Thousands of Australia’s registered charities will enjoy greater flexibility when it comes to staging meetings – as well as signing and executing documents – through recent amendments to the Corporations Act.
The changes are included in the Corporations Amendment (Meetings and Documents) Act, and cover charities that are registered under the Corporations Act.
The amendments make permanent temporary laws first introduced in response to the COVID-19 pandemic and allow companies to execute and send documents electronically, as well as hold meetings virtually.
These changes mean:
- The ability for people to execute documents (including deeds) by signing either a physical of electronic form of the document.
- A person will not be required to sign the same form or page of a document as another person, or use the same method of signing as another person.
- The ability for agents (authorised representatives) to execute documents on behalf of companies without appointment by deed and without using a common seal.
- Documents can be sent in a physical format or electronically, providing the flexibility for people to receive documents in their preferred format.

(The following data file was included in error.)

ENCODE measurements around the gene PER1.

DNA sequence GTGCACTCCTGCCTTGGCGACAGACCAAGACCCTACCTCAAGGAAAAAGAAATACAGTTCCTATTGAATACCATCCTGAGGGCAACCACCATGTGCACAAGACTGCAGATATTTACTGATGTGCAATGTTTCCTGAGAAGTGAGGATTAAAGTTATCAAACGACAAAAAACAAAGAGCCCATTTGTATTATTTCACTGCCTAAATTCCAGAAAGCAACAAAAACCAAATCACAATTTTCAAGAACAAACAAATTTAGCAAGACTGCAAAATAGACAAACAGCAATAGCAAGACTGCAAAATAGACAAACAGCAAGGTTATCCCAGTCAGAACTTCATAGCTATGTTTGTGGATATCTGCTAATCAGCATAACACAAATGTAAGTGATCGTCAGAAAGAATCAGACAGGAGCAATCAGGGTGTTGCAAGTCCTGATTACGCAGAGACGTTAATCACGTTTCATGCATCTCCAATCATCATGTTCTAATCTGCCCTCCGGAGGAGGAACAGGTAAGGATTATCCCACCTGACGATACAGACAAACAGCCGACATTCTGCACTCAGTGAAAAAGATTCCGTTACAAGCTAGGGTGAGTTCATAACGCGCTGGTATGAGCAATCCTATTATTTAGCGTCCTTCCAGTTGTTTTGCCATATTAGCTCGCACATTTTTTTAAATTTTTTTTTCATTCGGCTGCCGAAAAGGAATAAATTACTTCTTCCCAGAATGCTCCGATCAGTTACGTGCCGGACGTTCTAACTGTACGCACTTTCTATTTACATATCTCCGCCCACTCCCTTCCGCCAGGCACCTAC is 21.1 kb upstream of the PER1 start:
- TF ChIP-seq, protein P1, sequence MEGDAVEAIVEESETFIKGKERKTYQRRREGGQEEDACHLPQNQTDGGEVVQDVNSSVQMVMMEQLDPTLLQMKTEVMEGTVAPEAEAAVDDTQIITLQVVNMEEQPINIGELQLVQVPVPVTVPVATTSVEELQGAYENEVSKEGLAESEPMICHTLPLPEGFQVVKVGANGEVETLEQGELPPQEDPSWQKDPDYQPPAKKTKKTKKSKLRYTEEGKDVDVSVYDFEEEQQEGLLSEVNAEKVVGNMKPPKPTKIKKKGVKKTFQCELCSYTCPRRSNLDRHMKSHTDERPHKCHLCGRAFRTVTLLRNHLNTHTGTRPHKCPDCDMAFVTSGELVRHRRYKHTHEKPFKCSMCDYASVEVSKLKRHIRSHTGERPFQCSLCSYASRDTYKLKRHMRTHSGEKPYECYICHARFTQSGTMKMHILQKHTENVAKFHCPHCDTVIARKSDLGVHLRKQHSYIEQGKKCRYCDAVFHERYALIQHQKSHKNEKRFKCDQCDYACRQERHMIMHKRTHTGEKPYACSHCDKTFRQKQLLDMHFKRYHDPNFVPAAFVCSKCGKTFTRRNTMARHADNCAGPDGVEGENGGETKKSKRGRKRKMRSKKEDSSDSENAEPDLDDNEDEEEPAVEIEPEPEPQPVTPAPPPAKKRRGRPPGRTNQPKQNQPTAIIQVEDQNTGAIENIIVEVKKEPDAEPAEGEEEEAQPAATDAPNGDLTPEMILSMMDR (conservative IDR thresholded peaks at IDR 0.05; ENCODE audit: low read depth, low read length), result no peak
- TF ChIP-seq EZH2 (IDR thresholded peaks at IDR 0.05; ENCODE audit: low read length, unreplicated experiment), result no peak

- Companies can hold meetings physically or as a ‘hybrid’ (using one or more physical venues and virtual meeting technology). Wholly virtual meetings are also permitted if expressly provided for in the company’s constitution.
Changes relating to signing and executing documents came into effect on 23 February 2022. Changes relating to meetings will come into effect on 1 April 2022.
And while these amendments to the Corporations Act provide a minimum standard, charities’ governing documents may require more.
Charities must continue to comply with their governing documents, and in light of the legislative amendments charities that are corporations could consider reviewing their governing documents and seeking legal advice.